Excursion: weBoost 4G-M rural test results

This weekend I visited a remote site with poor cell phone reception, and gave the weBoost 4G-M a shot to see what kind of difference it would make.

Before:

After:

My wife’s T-Mobile phone went from one bar to four bars on LTE as well.

I believe the scale changed between the two images above due to a different radio band used between the two.  Obviously, the backup/secondary tower went from no service to some service after the booster was engaged.

Very satisfied with my purchase at this point, as I use it more and more in the rural areas.

Excursion: weBoost 4G-M Installation!

I was trying out a new area to drive for Uber, and found myself in a situation where my Google Fi device (Nexus 6) was having trouble staying locked onto one carrier.  This caused my data to constantly go in and out of service, and I missed a couple fares because of this situation.

The idea of installing a cell phone signal booster is one I have had for a while, and now seemed like the perfect time.  After driving to a couple local truck stops, I managed to find one that sold the weBoost 4G-M package, for roughly the same price as you would find online.  I bought the device, and proceeded to install it in the parking lot.

Installation is fairly simple.  You have the booster unit itself, which requires both the internal and external antennas to be connected BEFORE you apply power.  The external antenna is a small magnet mount device that goes on top of your vehicle’s roof.  The internal antenna is a small thin omni-directional antenna that comes with a strip of Velcro, so you can mount it in your vehicle.

The instructions state that your internal antenna should be mounted no closer than 18″ to your cell phone (or other device you wish to use with the signal booster), and no farther away than 36″.  I found that you need the internal antenna to be much closer than that to see any appreciable effect in signal strength.  At least, that was the case with my phone, and I have seen some other folks on YouTube report the same experience.  I ended up mounting the internal antenna directly below my cell phone mount, so it is within a few inches of the phone.

Once both antennas are mounted, and connected to the correct ports on the booster, you can then connect the power, and turn on the device.  If all is well, you should see four green lights on the booster!

I’m pretty satisfied with my purchase.  The weBoost 4G-M definitely improved my phone’s performance in the rural areas where I sometimes drive for Uber.

Here’s a screenshot of my phone’s signal in a good reception area with no booster:

This is what it looks like in the same location with the booster enabled:

I’ll have to drive out to a fringe area for cell signal and get some before and after photos there as well, for more data points.

The app in the photos is “Network Cell Info Lite“, and it’s a neat little app for looking up your Android phone’s cell service reception information.

Upgrade to WordPress 4.7

The site has been upgraded to WordPress 4.7, and I also installed the 2017 theme, which looks pretty slick.  I’ll have to play with some of the newer features when I have a moment.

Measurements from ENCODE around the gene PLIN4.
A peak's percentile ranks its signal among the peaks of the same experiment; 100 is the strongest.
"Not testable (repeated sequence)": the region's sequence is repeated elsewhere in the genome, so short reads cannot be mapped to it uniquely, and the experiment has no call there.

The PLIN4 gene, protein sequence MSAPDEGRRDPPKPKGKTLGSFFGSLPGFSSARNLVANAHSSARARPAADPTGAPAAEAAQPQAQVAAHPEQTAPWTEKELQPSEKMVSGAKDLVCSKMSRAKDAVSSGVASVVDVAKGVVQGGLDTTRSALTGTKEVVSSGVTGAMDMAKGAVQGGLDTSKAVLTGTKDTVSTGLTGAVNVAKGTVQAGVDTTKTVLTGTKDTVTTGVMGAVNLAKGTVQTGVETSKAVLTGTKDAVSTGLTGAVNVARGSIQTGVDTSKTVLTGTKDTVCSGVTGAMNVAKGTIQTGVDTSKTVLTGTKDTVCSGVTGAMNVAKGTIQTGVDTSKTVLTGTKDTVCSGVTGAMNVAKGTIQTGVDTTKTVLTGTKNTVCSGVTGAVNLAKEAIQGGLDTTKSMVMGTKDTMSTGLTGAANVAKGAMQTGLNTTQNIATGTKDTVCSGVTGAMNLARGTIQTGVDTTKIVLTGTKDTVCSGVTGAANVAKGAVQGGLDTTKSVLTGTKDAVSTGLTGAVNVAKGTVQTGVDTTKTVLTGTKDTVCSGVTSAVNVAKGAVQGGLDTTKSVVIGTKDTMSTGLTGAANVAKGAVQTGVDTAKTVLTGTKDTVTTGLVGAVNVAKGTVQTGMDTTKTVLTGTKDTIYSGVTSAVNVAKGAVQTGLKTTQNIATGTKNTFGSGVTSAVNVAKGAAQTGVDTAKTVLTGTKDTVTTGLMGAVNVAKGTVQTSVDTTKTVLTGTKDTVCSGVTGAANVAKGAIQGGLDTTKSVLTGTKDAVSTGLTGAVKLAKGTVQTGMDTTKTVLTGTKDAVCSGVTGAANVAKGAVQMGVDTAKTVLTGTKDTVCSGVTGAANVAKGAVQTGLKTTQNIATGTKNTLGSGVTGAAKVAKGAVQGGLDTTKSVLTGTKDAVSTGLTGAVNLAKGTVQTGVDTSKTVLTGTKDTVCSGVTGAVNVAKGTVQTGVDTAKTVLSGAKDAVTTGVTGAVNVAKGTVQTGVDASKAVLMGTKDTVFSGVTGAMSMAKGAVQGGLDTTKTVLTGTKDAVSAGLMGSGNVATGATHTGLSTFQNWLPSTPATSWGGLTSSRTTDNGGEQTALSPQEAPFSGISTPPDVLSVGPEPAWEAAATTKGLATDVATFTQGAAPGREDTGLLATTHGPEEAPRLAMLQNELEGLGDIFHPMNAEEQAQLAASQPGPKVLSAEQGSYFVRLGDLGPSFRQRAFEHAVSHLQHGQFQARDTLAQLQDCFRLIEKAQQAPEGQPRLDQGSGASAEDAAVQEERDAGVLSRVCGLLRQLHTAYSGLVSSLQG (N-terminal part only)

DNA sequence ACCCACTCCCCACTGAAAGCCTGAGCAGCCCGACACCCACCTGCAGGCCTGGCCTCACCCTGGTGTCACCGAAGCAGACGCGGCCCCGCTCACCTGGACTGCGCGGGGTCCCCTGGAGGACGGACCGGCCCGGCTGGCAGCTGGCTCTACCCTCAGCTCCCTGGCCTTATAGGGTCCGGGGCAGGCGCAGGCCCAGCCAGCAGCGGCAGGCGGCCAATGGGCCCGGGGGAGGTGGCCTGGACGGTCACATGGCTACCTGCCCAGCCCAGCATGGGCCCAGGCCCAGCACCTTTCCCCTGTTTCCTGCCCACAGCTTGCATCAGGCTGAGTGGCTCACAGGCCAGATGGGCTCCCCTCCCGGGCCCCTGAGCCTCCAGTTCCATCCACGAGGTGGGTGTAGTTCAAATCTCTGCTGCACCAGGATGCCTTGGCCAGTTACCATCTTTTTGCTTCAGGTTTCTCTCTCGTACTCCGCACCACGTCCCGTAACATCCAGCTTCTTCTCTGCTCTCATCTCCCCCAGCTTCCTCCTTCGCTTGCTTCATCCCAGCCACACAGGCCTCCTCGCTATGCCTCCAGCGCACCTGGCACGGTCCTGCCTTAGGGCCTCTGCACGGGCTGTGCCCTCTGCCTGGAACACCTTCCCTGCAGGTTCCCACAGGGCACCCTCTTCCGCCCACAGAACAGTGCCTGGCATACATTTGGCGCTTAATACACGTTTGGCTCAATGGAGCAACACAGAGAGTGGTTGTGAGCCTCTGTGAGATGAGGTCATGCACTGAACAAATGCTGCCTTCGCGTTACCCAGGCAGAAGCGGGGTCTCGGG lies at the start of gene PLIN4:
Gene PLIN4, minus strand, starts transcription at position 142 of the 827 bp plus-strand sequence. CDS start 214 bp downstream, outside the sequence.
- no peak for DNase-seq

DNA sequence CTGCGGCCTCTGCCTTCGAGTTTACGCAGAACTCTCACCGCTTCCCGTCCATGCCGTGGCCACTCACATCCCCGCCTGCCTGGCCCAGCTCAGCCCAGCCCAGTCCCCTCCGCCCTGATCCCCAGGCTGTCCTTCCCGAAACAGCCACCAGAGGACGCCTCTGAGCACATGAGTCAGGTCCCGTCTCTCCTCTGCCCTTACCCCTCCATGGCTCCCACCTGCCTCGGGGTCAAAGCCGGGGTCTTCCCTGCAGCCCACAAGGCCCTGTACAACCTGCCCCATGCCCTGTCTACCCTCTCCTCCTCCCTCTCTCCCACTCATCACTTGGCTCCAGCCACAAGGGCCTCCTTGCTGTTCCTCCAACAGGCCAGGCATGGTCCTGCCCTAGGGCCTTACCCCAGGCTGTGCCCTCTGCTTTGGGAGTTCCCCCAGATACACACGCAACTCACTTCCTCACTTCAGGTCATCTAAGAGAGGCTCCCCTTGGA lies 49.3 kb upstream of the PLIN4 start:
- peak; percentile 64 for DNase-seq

Driving a Ford Excursion for Uber

Yes, I drive a Ford Excursion Limited 4×4 with the 7.3L diesel as my Uber vehicle.  Yes, it actually can generate a profit!  It’s also advantageous to drive versus a regular FWD vehicle in these colder winter months now that the snow is starting to fall.

It turns out the portly SUV manages to average around 17MPG driving around the city, which isn’t too horrible for the amount of idling I do in the colder weather to keep the truck warm.

I’ve only been driving part time for the past few weeks, but every night I turn a bit of a profit, after counting costs for fuel and added cost of commercial insurance.

The purpose of driving for Uber is to put the truck to work so it can pay for itself.  I have sunk a lot of money into the truck since I purchased it, after finding a lot of hidden problems due to neglect from the previous owner.  Right now the Excursion is super solid, runs/drives great, and the riders seem to love it.

If anyone out there is driving for Uber in Rockford, IL, I would be curious to hear about your experiences.

Thinking of driving for Uber?  Sign up here!

The Badlands – Attica, IN

This next playlist contains video I shot while wheeling over the years at the Badlands off-road park in Attica, IN.  The Badlands is a great place to wheel, with lots of different types of terrain to navigate.

There are trails in the woods, an old rock quarry to climb around, sand dunes, and plenty of water features.

Another great feature of the Badlands is a campground located just before the entrance to the park.  If you have an off-road vehicle that cannot be driven on the street, this makes for a convenient weekend if you camp at the park.  Unload your ATV/UTV/Jeep/whatever at the campsite, and go back and forth between the park and camp all weekend with no hassles.

The Cliffs Insane Terrain – Marsailles, IL

Here is a playlist of YouTube videos I uploaded from years past.  These are all from The Cliffs Insane Terrain in Marsailles, IL, and feature some old friends and their rigs on the muddy trails.  Good times!

Anyone in the central to northern Illinois area, this is one of the only parks you can easily drive to for a day trip to get muddy.  Trails are pretty decent, and it’s usually pretty sloppy.  I’d strongly suggest wheeling with a friend, and having recovery gear.  Some of those holes are DEEP!